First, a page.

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Hard training can only get you so far. Without the right nutrition, your muscles won't grow — and you can kiss your dreams of hitting that 500-pound squat goodbye.
Neil Hill explains that to maximize your muscle recovery and growth, you need to get the right amounts of the proper nutrients in your bloodstream at the right times. It's science, son.
Neil Hill's Y3T Trainer nutrition
Watch The Video - 8:13
Forget counting calories! Instead, Hill explains the function of the three macronutrients and how much you need of each:
Protein is made from amino acids chained together with peptide bonds. They have a very active role in your immune system, your hormone balance, and water regulation. They also make muscles -- so you need to make sure you get a balanced amount throughout the day.
Hill suggests getting your protein from different sources: chicken, beef, fish, eggs, whey and time-released protein powder. He also recommends consuming 1.5-to-2 grams of protein per pound of body weight to help increase your muscle mass.
Carbohydrates are your body's primary energy source. Carbs are broken down into glycogen and then transported throughout the body by the bloodstream.
Hill suggests eating 2 grams of carbohydrates per pound of bodyweight. He advises getting the majority of your carbs from complex sources like oatmeal, wholemeal rice, sweet potato and whole grain bread. Complex carbs, which can take up to 120 minutes to break down, provide your body with stable energy throughout the day.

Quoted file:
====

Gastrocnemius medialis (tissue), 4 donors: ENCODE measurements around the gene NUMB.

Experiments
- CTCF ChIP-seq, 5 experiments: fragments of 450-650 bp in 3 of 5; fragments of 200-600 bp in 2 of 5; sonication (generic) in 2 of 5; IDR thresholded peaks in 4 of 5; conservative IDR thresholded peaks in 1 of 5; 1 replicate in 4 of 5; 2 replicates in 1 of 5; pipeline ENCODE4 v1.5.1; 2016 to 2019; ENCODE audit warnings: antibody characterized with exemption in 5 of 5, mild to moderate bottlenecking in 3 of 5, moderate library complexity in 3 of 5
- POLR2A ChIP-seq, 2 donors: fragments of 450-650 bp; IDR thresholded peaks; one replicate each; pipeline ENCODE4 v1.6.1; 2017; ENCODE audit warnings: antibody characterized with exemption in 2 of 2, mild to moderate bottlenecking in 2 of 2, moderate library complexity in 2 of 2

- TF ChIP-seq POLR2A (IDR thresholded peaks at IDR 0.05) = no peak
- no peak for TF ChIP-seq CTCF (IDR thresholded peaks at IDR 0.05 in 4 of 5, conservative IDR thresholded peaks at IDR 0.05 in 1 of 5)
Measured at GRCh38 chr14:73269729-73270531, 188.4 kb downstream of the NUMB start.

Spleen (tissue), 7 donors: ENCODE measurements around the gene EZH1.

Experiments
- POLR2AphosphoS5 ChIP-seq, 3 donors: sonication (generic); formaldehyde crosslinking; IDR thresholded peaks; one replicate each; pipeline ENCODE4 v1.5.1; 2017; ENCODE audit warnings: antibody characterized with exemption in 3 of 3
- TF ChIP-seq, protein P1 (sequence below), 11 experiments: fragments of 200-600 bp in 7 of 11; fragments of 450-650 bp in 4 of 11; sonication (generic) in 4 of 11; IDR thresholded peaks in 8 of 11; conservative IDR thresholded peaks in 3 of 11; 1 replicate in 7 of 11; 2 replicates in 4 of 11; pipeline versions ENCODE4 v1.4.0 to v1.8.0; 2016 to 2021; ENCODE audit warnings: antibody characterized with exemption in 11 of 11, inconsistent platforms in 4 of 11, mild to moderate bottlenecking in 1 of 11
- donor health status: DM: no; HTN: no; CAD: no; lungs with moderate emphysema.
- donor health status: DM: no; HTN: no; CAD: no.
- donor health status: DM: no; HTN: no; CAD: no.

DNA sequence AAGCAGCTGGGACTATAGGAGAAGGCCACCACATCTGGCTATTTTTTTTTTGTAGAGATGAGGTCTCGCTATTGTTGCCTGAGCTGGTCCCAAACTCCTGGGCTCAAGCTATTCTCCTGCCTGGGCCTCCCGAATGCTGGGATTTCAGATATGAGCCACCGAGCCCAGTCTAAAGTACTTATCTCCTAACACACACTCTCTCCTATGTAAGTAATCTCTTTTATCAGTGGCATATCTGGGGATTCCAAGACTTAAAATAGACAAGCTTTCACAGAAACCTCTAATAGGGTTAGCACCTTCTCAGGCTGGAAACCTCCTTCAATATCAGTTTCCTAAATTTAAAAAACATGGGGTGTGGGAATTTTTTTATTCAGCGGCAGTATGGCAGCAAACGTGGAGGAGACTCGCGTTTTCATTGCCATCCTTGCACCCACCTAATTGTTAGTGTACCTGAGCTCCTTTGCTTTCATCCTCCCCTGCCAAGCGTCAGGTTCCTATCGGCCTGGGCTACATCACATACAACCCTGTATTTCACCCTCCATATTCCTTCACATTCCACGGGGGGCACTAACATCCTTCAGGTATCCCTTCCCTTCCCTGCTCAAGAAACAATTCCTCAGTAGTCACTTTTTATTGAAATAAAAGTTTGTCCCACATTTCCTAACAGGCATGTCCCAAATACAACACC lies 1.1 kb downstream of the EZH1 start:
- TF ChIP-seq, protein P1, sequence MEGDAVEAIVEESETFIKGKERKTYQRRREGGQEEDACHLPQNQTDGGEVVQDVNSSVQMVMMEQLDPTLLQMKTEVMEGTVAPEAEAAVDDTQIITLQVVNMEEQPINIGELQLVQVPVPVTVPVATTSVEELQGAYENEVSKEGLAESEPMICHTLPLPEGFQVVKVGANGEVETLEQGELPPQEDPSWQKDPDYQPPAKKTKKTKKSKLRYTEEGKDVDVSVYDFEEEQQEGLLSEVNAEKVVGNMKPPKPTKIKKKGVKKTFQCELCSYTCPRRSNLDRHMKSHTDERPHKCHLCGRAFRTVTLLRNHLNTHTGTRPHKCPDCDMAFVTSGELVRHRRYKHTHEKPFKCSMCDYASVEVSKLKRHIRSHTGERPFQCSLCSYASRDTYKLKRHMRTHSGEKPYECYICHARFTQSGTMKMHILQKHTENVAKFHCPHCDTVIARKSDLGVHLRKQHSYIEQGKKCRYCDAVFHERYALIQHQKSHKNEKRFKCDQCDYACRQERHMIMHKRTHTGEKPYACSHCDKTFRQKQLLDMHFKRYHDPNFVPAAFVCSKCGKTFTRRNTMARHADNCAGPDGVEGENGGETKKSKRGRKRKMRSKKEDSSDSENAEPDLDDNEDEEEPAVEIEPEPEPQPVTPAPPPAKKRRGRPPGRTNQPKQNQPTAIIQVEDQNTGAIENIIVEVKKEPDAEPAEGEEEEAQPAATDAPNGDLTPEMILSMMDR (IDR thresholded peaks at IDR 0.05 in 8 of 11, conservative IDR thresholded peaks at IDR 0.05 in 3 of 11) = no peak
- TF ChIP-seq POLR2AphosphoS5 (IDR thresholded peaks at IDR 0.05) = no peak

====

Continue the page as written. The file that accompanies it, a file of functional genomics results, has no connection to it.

Avoid insulin spikes -- which can promote fat storage -- by sticking mainly to complex carbs. If you use simple carbs, Hill says to eat them in small amounts early in the morning or directly after a training session. Good sources include pineapple, strawberries and other berries.
Fats are important because they aid the release of muscle-building hormones, support the central nervous system, and break down bad fats. Fatty acids also help improve your immune system and control your heart rate.
Get your essential fatty acids from salmon, nuts, seeds, avocados, eggs and red meat. Hill suggests getting 50-to-60 grams of fat per day.
On your training days, increase your carb and protein levels.
Make sure you get into a meal-cooking routine. If you have a 9-to-5 job, cook your meals in advance and pack them for the day. You need to feed your body at the proper times. Always carry a meal replacement of some kind. That way, if you are caught without a way to get nutrients, you have a back-up plan.
Weigh your food so you always know you're getting the proper amount. There's no need to change your diet after you finish with the trainer. The dynamic nutrition plan should get you through the year.